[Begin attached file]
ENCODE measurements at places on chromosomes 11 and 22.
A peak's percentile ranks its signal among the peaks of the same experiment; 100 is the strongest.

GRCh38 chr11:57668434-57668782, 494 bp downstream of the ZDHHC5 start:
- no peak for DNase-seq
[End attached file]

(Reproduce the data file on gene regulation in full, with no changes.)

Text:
ENCODE measurements at places on chromosomes 11 and 22.
A peak's percentile ranks its signal among the peaks of the same experiment; 100 is the strongest.

GRCh38 chr11:57668434-57668782, 494 bp downstream of the ZDHHC5 start:
- no peak for DNase-seq